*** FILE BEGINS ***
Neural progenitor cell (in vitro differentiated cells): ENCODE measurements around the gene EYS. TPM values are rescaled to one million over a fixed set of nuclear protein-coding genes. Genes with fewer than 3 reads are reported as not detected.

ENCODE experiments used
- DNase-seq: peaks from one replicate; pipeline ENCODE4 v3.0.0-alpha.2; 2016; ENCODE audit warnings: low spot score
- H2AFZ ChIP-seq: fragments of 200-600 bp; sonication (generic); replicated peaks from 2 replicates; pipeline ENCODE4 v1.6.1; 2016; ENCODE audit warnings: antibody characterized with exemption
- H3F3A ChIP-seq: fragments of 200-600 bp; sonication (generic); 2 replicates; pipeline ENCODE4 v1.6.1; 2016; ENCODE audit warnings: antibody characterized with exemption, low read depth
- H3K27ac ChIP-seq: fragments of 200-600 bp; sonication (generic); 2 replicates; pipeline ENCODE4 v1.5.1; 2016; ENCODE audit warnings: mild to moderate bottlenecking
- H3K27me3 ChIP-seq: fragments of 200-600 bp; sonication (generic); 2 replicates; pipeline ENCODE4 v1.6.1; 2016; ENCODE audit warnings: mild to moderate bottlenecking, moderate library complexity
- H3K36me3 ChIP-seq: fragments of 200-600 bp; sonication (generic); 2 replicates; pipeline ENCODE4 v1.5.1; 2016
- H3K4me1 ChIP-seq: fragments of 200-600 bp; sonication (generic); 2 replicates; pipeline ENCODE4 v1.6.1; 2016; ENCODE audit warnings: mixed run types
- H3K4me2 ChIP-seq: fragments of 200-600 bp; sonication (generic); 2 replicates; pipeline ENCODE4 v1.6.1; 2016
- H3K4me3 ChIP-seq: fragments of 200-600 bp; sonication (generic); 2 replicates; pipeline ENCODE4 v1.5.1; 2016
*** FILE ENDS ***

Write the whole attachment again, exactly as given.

Neural progenitor cell (in vitro differentiated cells): ENCODE measurements around the gene EYS. TPM values are rescaled to one million over a fixed set of nuclear protein-coding genes. Genes with fewer than 3 reads are reported as not detected.

ENCODE experiments used
- DNase-seq: peaks from one replicate; pipeline ENCODE4 v3.0.0-alpha.2; 2016; ENCODE audit warnings: low spot score
- H2AFZ ChIP-seq: fragments of 200-600 bp; sonication (generic); replicated peaks from 2 replicates; pipeline ENCODE4 v1.6.1; 2016; ENCODE audit warnings: antibody characterized with exemption
- H3F3A ChIP-seq: fragments of 200-600 bp; sonication (generic); 2 replicates; pipeline ENCODE4 v1.6.1; 2016; ENCODE audit warnings: antibody characterized with exemption, low read depth
- H3K27ac ChIP-seq: fragments of 200-600 bp; sonication (generic); 2 replicates; pipeline ENCODE4 v1.5.1; 2016; ENCODE audit warnings: mild to moderate bottlenecking
- H3K27me3 ChIP-seq: fragments of 200-600 bp; sonication (generic); 2 replicates; pipeline ENCODE4 v1.6.1; 2016; ENCODE audit warnings: mild to moderate bottlenecking, moderate library complexity
- H3K36me3 ChIP-seq: fragments of 200-600 bp; sonication (generic); 2 replicates; pipeline ENCODE4 v1.5.1; 2016
- H3K4me1 ChIP-seq: fragments of 200-600 bp; sonication (generic); 2 replicates; pipeline ENCODE4 v1.6.1; 2016; ENCODE audit warnings: mixed run types
- H3K4me2 ChIP-seq: fragments of 200-600 bp; sonication (generic); 2 replicates; pipeline ENCODE4 v1.6.1; 2016
- H3K4me3 ChIP-seq: fragments of 200-600 bp; sonication (generic); 2 replicates; pipeline ENCODE4 v1.5.1; 2016